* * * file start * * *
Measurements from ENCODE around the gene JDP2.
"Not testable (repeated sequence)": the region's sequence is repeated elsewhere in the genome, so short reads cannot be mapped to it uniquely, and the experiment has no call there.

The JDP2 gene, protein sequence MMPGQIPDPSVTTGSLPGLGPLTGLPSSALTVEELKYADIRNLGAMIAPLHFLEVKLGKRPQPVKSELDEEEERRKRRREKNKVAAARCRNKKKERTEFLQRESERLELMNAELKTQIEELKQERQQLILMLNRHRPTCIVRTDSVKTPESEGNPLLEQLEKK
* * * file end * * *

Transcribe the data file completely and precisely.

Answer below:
Measurements from ENCODE around the gene JDP2.
"Not testable (repeated sequence)": the region's sequence is repeated elsewhere in the genome, so short reads cannot be mapped to it uniquely, and the experiment has no call there.

The JDP2 gene, protein sequence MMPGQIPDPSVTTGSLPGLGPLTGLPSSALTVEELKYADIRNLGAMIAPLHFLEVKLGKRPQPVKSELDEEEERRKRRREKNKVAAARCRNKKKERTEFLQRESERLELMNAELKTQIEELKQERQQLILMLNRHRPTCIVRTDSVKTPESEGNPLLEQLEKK